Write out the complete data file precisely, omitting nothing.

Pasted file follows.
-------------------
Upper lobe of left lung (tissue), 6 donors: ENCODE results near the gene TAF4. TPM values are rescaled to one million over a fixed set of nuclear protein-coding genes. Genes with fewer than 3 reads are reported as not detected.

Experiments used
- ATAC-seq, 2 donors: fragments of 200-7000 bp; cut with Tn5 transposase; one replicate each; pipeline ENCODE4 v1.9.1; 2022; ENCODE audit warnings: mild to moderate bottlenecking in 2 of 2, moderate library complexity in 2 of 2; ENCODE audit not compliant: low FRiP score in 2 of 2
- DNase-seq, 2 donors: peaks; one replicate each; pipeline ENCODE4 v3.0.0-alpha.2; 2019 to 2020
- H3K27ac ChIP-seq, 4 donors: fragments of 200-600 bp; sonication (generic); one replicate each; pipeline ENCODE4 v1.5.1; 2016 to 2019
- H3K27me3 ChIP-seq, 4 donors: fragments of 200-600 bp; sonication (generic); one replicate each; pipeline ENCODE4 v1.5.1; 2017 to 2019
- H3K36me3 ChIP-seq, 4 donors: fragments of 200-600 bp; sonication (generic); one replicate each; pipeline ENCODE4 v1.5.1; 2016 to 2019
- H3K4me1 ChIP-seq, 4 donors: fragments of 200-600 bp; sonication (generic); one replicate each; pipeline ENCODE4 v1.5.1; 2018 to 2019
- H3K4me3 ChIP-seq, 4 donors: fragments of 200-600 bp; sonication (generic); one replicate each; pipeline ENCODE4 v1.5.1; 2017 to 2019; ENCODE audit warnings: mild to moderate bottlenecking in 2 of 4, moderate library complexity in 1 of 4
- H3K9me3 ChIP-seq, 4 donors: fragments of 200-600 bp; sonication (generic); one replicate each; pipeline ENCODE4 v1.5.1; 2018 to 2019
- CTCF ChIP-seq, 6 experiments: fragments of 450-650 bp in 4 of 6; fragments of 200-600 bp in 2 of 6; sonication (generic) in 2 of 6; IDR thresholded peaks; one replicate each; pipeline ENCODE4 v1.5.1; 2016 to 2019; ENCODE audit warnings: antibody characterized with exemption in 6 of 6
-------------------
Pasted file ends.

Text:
Upper lobe of left lung (tissue), 6 donors: ENCODE results near the gene TAF4. TPM values are rescaled to one million over a fixed set of nuclear protein-coding genes. Genes with fewer than 3 reads are reported as not detected.

Experiments used
- ATAC-seq, 2 donors: fragments of 200-7000 bp; cut with Tn5 transposase; one replicate each; pipeline ENCODE4 v1.9.1; 2022; ENCODE audit warnings: mild to moderate bottlenecking in 2 of 2, moderate library complexity in 2 of 2; ENCODE audit not compliant: low FRiP score in 2 of 2
- DNase-seq, 2 donors: peaks; one replicate each; pipeline ENCODE4 v3.0.0-alpha.2; 2019 to 2020
- H3K27ac ChIP-seq, 4 donors: fragments of 200-600 bp; sonication (generic); one replicate each; pipeline ENCODE4 v1.5.1; 2016 to 2019
- H3K27me3 ChIP-seq, 4 donors: fragments of 200-600 bp; sonication (generic); one replicate each; pipeline ENCODE4 v1.5.1; 2017 to 2019
- H3K36me3 ChIP-seq, 4 donors: fragments of 200-600 bp; sonication (generic); one replicate each; pipeline ENCODE4 v1.5.1; 2016 to 2019
- H3K4me1 ChIP-seq, 4 donors: fragments of 200-600 bp; sonication (generic); one replicate each; pipeline ENCODE4 v1.5.1; 2018 to 2019
- H3K4me3 ChIP-seq, 4 donors: fragments of 200-600 bp; sonication (generic); one replicate each; pipeline ENCODE4 v1.5.1; 2017 to 2019; ENCODE audit warnings: mild to moderate bottlenecking in 2 of 4, moderate library complexity in 1 of 4
- H3K9me3 ChIP-seq, 4 donors: fragments of 200-600 bp; sonication (generic); one replicate each; pipeline ENCODE4 v1.5.1; 2018 to 2019
- CTCF ChIP-seq, 6 experiments: fragments of 450-650 bp in 4 of 6; fragments of 200-600 bp in 2 of 6; sonication (generic) in 2 of 6; IDR thresholded peaks; one replicate each; pipeline ENCODE4 v1.5.1; 2016 to 2019; ENCODE audit warnings: antibody characterized with exemption in 6 of 6